Recent epidemiological data indicate intrahepatic cholestasis of pregnancy (ICP) has an incidence of between 1.5-4% and is related to serum bile acid concentrations. While the health problem for the mother can be resolved, fetal and post-natal complications frequently lead to untoward consequences to the infant including mortality related to respiratory distress. There are significant gaps in our knowledge of the genetic factors that cause ICP. Our preliminary studies with a mouse lacking the hepatic bile salt export protein (Abcb11 aka Bsep, a member of the ATP binding cassette superfamily) indicated that this mouse knockout developed progressive cholestasis thereby recapitulating, for the first time the phenotype of humans with ABCB11 deficiency. More importantly, dams lacking Abcb11 have high concentrations of bile acids during pregnancy and 100% of the neonatal mice die within 24h of postnatal respiratory distress. Our main hypothesis for these exploratory studies is that elevated maternal bile acids disrupt normal development and maturation of fetal lungs. These exploratory studies reveal a genetic mechanism showing maternal insufficiency in Abcb11 as a potent risk factor for neonatal respiratory distress secondary to cholestasis. Our goal for this R21 is to elucidate how the cholestasis in Abcb11 deficient mothers produces lethal neonatal respiratory distress. To accomplish this we propose two hypothesis driven Specific Aims:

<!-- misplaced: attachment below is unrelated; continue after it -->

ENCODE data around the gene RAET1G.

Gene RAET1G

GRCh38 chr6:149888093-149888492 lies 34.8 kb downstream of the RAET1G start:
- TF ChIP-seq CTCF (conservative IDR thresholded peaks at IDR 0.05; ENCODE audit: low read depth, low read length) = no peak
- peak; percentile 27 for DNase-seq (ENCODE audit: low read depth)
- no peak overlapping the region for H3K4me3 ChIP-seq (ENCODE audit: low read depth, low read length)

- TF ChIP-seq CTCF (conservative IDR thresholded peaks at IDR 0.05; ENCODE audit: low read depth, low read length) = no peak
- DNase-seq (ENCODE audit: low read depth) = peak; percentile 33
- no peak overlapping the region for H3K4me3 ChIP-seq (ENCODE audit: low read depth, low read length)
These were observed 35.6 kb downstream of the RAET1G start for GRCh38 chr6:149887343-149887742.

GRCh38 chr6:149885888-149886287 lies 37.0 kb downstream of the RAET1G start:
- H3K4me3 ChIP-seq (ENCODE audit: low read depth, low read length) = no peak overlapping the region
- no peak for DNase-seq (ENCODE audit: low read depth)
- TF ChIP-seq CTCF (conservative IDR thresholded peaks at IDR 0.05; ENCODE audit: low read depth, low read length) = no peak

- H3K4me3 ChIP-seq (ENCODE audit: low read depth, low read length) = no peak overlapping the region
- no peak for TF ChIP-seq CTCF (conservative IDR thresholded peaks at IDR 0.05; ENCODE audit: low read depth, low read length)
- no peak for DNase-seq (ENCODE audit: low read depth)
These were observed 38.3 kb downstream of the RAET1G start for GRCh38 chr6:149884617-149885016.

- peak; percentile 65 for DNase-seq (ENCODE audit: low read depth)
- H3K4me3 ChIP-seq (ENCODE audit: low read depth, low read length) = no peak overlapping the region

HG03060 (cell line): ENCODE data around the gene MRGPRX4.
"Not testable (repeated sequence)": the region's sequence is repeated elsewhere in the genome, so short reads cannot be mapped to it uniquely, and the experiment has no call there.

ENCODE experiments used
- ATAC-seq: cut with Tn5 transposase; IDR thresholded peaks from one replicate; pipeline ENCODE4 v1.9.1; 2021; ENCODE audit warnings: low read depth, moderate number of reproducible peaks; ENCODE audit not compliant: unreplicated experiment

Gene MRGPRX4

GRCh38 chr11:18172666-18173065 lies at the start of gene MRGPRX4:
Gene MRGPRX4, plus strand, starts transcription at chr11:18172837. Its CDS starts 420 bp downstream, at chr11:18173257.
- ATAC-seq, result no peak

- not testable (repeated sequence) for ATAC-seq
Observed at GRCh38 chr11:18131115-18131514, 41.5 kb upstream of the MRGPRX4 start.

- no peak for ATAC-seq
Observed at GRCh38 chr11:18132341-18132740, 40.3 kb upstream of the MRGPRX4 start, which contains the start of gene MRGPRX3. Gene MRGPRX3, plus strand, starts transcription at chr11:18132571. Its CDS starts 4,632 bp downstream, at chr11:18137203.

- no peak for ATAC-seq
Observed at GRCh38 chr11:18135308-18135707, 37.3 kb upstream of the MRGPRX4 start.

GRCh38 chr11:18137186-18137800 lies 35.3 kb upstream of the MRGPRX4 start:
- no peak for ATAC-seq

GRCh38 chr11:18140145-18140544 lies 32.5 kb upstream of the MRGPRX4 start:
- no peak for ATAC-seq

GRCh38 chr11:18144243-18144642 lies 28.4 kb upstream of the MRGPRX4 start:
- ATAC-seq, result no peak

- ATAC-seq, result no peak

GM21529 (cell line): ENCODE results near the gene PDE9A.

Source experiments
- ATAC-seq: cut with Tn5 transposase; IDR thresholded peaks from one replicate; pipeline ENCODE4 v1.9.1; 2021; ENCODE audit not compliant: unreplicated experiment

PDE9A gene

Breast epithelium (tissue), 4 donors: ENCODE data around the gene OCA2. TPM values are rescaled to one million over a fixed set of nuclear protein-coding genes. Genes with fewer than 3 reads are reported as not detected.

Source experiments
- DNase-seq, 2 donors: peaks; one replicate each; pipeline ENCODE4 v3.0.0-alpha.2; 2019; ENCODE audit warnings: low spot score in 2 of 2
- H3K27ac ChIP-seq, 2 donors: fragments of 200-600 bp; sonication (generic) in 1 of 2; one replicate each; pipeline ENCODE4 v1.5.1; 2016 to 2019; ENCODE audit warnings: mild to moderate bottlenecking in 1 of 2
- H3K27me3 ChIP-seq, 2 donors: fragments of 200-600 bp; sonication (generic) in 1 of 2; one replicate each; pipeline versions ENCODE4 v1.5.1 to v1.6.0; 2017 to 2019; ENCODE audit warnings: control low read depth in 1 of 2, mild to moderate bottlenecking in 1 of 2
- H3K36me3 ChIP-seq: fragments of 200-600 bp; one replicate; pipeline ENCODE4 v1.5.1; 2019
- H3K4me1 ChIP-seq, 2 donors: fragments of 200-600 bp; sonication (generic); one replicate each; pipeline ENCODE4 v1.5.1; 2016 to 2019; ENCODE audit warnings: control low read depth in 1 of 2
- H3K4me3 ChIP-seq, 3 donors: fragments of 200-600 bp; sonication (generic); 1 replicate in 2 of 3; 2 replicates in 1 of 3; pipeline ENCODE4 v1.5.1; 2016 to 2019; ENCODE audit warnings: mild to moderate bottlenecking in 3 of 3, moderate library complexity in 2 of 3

Specific Aim 1 : We will test the hypothesis that offspring of Abcb11-null mothers have impaired lung maturation. Our preliminary data use an in vivo genetic model of maternal cholestasis.
Specific Aim 2 : We will test the hypothesis that maternal absence of Abcb11 exposes the developing fetus to an environment that alters expression of genes important for lung development. Our preliminary data indicate that the expression of surfactant B is reduced in the lungs of neonates from Abcb11- deficient mothers. We will determine mechanistically how lung maturation and function is impaired in neonates borne to Abcb11 deficient mothers. Successful completion of these exploratory studies will increase our knowledge of how maternal cholestasis disrupts prenatal lung development and facilitate preparation for an R01. The ultimate extension of the knowledge we acquire from these studies has the potential to reduce the untoward consequences of respiratory distress and the extent of respiratory damage in developing offspring after prenatal exposure to maternal cholestasis.
Maternal cholestasis frequently causes neonatal respiratory complications and is associated with sudden infant death syndrome. By identifying a gene causing maternal cholestasis, our studies will enhance infant health by ultimately facilitating development of a genetic test to screen mothers for defects in this gene. Equally important, these exploratory studies will provide insight into how fetal bile acid exposure disrupts lung maturation and function. These findings may lead to novel therapeutic approaches to ameliorate the impact of maternal cholestasis on fetal lung development.